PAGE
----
The current pandemic has highlighted how pursuing a claim is particularly important for children like Tom.  As a result of the claim, Tom has had immediate access to tailored support which is crucial in helping him become more active and independent.  The therapists were liaising with Tom’s parents to implement techniques for home-based learning and therapy.  They were able to trial different activities to determine what worked best for him.  The input that he received from his private rehabilitation team sadly may not have been available for other children during the lockdown, at a time when the demands on the NHS have increased significantly.

NHS Trusts implemented video consultations and remote sessions to minimise the number of therapy sessions that were cancelled.  However, there were some inevitable delays as systems were put into place.  Luckily for Tom, his rehabilitation team were able to quickly implement a timetable to ensure continuity of the therapy and therapeutic intervention.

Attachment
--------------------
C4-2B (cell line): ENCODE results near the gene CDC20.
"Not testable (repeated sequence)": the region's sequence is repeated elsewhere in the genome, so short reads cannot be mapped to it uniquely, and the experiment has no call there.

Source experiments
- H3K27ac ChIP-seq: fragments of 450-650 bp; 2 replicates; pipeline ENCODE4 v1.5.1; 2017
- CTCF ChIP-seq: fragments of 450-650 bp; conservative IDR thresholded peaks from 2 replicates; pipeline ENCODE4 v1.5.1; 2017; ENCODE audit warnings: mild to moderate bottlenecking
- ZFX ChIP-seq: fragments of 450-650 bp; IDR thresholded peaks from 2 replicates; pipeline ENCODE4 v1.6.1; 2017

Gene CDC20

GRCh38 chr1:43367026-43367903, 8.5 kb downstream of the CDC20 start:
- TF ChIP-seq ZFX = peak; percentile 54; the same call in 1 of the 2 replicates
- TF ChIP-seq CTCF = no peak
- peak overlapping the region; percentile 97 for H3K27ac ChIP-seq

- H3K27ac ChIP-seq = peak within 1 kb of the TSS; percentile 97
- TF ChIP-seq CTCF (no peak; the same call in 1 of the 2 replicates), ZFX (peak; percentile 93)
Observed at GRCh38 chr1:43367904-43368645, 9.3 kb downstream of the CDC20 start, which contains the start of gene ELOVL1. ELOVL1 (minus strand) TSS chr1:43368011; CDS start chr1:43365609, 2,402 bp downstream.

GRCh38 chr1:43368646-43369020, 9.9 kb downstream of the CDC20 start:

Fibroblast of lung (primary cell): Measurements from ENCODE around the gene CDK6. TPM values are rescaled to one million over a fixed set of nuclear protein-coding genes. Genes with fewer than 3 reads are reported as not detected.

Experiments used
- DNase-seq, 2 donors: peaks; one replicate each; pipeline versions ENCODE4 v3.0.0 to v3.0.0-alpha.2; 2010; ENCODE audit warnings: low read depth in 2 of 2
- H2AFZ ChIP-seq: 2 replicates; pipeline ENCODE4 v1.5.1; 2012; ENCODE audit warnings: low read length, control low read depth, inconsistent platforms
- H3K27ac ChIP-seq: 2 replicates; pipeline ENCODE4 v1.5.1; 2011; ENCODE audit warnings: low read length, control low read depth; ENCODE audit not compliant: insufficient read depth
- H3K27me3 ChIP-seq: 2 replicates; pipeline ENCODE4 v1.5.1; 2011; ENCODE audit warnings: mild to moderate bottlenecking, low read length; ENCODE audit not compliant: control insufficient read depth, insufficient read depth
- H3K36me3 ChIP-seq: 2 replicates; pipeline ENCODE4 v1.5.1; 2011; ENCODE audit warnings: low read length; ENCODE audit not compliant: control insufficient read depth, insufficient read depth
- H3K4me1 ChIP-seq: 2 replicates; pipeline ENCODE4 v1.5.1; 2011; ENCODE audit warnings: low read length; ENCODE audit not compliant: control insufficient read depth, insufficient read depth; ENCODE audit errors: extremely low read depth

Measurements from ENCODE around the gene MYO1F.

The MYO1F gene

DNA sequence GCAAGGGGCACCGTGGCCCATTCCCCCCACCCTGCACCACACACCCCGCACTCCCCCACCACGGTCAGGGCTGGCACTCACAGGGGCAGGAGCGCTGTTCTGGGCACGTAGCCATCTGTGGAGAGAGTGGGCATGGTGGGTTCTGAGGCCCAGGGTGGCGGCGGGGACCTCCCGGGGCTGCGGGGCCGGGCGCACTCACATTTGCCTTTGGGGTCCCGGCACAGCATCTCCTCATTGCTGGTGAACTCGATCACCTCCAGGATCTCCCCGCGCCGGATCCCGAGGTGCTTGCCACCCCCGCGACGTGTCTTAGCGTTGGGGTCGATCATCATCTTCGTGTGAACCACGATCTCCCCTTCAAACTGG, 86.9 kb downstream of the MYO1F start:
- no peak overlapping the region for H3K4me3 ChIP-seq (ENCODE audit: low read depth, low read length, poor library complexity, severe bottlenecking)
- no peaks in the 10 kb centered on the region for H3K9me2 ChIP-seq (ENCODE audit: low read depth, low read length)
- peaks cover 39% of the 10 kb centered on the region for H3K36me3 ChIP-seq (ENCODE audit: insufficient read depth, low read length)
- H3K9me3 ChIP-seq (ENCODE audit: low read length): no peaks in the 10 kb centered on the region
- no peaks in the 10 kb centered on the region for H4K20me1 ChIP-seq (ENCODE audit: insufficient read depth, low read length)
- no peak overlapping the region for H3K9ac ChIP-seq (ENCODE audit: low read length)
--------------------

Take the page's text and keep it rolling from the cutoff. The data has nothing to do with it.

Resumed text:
The remote sessions diverted the real risk of Tom’s progress being halted or, in the worst case, a regression in his condition.  We are so pleased that through bringing a claim and having access to funds at this early age Tom has received significant benefit from remote sessions during lockdown and his parents have been reassured during an extremely uncertain and worrying time that everything possible was being done to support them and Tom during this key time in his life and education.

Hema Wanza is a solicitor at Bolt Burdon Kemp in the Child Brain Injury team.  If you feel you may have a claim or are enquiring on behalf of a loved one, contact Hema free of charge and in confidence on 020 3973 5028 or at hemawanza@boltburdonkemp.co.uk.  Alternatively, complete this form and one of the solicitors in the Child Brain Injury team will contact you.  Find out more about the Child Brain injury team.

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Posted by: Hema Wanza